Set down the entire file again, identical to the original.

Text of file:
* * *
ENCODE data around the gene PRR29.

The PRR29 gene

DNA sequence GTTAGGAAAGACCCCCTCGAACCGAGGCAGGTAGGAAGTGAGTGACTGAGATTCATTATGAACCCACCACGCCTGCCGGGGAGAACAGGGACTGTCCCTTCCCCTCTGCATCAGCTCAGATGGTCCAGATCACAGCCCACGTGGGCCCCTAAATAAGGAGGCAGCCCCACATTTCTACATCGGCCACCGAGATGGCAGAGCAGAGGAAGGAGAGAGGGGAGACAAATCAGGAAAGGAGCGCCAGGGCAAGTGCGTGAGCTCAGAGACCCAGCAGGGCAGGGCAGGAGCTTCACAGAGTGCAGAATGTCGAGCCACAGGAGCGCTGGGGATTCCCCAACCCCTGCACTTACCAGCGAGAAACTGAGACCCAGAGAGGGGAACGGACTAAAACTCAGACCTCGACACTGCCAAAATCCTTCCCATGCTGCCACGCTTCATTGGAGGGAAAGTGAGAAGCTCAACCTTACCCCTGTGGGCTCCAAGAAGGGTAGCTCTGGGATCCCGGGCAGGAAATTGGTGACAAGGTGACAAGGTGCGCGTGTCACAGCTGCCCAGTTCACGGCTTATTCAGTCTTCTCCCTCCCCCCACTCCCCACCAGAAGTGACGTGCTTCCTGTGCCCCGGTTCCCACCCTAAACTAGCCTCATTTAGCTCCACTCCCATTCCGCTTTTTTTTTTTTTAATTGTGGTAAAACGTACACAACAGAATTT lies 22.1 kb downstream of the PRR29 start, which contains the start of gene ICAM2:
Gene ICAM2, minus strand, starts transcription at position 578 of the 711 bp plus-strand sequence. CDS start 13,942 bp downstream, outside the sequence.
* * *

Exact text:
ENCODE data around the gene PRR29.

The PRR29 gene

DNA sequence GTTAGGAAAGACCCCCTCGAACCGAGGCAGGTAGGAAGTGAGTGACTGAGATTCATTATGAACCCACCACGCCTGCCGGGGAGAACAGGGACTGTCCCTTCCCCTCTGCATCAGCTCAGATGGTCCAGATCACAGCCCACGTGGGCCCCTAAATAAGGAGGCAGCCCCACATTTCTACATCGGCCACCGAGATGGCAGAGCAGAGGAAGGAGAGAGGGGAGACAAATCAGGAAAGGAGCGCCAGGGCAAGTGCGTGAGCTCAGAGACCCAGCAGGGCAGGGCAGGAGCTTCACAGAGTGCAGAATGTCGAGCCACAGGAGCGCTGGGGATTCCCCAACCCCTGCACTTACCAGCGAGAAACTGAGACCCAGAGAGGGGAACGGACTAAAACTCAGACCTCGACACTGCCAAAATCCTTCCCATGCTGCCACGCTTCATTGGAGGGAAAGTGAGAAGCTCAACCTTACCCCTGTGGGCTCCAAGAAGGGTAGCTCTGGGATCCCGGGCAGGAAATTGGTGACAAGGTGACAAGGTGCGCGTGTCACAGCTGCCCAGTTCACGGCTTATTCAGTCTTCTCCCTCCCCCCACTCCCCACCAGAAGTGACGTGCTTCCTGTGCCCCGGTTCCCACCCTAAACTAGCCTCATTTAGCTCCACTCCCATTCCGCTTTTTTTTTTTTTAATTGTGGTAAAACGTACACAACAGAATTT lies 22.1 kb downstream of the PRR29 start, which contains the start of gene ICAM2:
Gene ICAM2, minus strand, starts transcription at position 578 of the 711 bp plus-strand sequence. CDS start 13,942 bp downstream, outside the sequence.